Dr. Yolanda Pierce shares three lessons learned through interfaith work

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Dr. Yolanda Pierce gave the lecture for the Richard L. Evans Memorial Lecture. She spoke about early Black American religion and Interfaith opportunities. (Anna Hair).

The Dean of the Howard University Divinity School, Dr. Yolanda Pierce, spoke to the BYU community and guests on Sept. 15 about early Black American religion and Interfaith opportunities.

Those in attendance included President and Sister Worthen, deans, faculty members, special guests and students. One of those students in attendance was Ashlynn Constans. She said she was there as part of an assignment for student development but chose this lecture out of her love for learning about other religions.

“We have so much in common with a lot of people around the world but sometimes we get so caught up in the differences that we forget to see the similarities,” Constans said.

The lecture was held at the Hinckley Alumni and Visitors Center. Many students, faculty and guests were in attendance. (Anna Hair)

Pierce began her own history, as her ancestors were some of those that came across the Atlantic as part of the Trans-Atlantic slave trade. She addressed how the names, histories and traditions of some of those people died but also acknowledged that some things can survive this horrible transitional state.

“Faith survives liminal spaces,” Pierce said.

An important point Pierce made in the lecture was that slaves brought their religions with them to America. She said that many people at the time thought slaves were not yet religious and only became religious when they came to America. In reality, there were many practicing Muslim and Christian slaves who came across the Atlantic.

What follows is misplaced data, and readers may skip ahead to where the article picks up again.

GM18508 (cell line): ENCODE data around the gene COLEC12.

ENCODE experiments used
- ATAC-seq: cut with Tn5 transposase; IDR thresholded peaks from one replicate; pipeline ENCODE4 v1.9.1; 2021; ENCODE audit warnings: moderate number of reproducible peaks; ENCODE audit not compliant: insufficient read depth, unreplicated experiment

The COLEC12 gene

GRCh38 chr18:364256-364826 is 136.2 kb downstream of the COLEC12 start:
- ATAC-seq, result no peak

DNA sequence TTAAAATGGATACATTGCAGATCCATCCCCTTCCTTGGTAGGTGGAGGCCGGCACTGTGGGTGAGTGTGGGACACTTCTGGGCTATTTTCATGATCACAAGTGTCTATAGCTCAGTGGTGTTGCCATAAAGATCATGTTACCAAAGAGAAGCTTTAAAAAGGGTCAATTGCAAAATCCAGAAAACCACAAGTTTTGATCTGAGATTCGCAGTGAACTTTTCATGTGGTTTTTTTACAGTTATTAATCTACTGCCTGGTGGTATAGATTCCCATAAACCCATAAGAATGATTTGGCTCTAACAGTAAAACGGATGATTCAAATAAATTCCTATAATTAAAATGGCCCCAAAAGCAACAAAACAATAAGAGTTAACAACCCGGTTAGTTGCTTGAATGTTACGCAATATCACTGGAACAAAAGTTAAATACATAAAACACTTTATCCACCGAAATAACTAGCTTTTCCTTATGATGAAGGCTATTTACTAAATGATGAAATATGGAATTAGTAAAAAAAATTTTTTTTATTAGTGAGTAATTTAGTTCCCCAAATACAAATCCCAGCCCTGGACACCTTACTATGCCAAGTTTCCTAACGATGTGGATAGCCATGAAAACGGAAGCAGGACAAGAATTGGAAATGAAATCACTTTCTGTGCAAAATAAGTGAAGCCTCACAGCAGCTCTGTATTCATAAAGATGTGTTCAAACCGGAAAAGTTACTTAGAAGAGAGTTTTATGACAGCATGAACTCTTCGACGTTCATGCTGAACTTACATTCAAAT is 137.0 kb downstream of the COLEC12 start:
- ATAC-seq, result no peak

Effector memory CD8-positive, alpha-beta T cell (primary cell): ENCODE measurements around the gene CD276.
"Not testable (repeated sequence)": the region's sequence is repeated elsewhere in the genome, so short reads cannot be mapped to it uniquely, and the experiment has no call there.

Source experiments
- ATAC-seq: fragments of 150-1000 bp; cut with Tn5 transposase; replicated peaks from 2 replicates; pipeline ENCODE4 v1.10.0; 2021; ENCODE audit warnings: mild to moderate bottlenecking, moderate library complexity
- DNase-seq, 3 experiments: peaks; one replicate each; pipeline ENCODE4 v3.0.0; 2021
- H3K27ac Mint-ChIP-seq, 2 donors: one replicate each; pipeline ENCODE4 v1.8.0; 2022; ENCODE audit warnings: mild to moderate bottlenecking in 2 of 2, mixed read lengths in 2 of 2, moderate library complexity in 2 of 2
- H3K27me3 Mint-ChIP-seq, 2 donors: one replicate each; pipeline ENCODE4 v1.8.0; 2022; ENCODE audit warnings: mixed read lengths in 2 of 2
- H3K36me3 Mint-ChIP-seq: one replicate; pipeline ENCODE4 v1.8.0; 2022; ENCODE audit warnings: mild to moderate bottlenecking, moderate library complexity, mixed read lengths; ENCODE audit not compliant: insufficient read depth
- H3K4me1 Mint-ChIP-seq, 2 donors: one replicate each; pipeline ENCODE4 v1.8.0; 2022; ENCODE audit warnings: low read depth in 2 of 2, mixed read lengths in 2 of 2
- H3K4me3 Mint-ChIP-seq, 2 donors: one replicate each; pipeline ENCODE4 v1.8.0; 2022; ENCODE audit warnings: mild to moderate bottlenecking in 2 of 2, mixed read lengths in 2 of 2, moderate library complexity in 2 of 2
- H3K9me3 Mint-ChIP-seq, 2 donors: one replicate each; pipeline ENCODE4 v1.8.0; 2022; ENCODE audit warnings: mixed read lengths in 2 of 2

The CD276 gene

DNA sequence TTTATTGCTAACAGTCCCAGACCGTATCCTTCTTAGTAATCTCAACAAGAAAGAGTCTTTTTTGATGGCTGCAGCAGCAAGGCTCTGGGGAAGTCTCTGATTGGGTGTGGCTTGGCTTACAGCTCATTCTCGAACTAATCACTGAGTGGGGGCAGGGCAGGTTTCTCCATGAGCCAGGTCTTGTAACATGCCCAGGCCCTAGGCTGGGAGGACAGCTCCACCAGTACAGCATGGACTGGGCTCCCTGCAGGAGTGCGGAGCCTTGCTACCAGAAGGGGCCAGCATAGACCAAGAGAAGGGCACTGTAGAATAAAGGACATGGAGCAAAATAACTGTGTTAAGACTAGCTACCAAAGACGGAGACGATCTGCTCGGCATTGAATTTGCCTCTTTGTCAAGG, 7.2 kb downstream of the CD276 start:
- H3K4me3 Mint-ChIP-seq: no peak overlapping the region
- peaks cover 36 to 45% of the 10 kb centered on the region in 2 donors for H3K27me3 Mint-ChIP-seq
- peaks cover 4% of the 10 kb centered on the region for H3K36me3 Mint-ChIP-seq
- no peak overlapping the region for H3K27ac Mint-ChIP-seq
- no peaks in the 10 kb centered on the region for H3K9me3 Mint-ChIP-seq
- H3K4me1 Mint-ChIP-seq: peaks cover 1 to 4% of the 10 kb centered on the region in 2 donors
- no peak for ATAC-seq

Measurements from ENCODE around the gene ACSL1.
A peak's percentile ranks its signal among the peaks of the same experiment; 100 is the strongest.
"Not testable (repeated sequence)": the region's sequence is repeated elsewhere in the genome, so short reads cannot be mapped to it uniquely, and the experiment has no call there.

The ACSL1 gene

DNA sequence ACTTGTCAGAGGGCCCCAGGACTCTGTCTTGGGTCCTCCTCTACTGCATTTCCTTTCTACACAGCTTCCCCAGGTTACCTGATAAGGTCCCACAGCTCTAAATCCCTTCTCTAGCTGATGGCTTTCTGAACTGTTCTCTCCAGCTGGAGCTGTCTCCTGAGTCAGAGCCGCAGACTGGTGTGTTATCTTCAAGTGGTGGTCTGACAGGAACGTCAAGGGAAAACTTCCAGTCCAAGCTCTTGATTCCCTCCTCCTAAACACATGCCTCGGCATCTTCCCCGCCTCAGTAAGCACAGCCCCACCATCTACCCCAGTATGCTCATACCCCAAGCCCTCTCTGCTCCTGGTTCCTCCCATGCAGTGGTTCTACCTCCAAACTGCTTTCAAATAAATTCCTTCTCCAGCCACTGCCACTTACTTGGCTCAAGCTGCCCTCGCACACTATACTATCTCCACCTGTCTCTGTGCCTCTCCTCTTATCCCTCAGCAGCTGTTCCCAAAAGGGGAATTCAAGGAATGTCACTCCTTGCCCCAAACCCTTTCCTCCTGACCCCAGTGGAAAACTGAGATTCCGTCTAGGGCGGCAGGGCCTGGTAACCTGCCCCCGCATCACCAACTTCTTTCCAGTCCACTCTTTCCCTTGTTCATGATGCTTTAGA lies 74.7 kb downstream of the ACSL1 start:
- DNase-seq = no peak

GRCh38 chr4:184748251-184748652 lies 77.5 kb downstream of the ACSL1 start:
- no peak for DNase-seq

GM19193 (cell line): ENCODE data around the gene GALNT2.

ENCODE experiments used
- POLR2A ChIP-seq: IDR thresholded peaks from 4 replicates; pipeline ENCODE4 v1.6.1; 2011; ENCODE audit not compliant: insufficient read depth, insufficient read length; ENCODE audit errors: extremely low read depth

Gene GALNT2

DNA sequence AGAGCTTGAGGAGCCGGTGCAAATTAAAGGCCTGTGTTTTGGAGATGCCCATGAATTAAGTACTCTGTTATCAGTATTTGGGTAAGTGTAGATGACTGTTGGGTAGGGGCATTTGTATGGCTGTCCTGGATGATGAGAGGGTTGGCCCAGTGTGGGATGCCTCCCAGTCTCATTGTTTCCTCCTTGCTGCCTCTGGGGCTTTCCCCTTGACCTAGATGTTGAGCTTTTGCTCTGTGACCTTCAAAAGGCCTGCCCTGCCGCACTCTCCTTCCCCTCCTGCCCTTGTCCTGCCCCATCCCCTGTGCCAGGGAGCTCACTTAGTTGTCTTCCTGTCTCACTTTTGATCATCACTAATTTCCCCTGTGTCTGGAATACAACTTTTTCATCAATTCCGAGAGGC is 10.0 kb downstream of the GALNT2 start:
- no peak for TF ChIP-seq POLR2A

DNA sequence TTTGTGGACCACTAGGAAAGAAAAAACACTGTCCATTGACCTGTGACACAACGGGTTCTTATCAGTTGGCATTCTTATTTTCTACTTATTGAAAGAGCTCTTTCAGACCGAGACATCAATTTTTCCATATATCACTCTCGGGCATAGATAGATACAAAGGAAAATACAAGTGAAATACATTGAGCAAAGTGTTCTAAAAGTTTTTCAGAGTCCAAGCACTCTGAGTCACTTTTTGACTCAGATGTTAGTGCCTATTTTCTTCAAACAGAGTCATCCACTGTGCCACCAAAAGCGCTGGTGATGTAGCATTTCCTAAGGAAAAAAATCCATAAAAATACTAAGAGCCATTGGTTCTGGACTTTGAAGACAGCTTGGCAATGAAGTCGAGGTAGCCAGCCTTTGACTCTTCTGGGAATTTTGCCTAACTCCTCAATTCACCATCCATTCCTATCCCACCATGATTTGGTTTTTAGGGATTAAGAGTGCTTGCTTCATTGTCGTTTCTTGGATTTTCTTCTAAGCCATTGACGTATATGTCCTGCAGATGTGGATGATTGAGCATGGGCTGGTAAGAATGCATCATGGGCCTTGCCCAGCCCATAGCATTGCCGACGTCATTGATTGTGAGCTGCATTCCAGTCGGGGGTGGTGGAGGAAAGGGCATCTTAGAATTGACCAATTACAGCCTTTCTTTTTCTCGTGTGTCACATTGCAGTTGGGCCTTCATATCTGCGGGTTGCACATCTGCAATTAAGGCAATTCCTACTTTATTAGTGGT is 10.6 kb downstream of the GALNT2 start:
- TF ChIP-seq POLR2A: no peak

Pierce then told the story of a man named Omar Ibn Sayyid who was a Muslim slave said to have converted to Christianity. He still spoke and read Arabic and was sought after in America to write various scriptures such as the Lord’s Prayer in Arabic. It was much later discovered that he was never writing down scriptures such as the Lord’s Prayer but instead was writing down verses from the Quran in Arabic. Pierce explained that this was significant because it shows that not all slaves were Christian, as history sometimes makes it seem. She said there were many who practiced other religions in secret throughout their lives.

This was Dr. Yolanda Pierce’s response to the significance of Omar ibn Sayyid. She loved how he kept his Muslim faith even after having to come to America. (Created in Canva by Anna Hair)

Randall Smith, a master’s student in the BYU School of Music, said he saw the poster for the event and was immediately intrigued. “This particular subject matter is just talking about interfaith possibilities, I think that’s a really beautiful idea and something that is really worth considering and thinking deeply about,” Smith said.

Pierce talked about three lessons that are learned through interfaith work. The first lesson was that we need to have a common language. Pierce explained that we are all human and all ask similar questions when it comes to the divine. She said, “the best way to do interfaith work is to be able to grapple with a language that we can all use so that we don’t privilege one individual or one group’s set of text.”

Using the Underground Railroad as an example, Pierce describes the second lesson as needing mutual cooperation to accomplish anything regarding interfaith work. In this example, she said many people of different faiths and traditions came together for a common goal.

The third lesson Pierce discussed was that interfaith work is intergenerational. She stressed the importance of learning from your ancestors and building upon what they know to create your own legacy.

Pierce closed by saying “Interfaith work is racial justice work. If you are doing interfaith work you’re doing racial justice work. Interfaith work strengthens our own faith journeys.”

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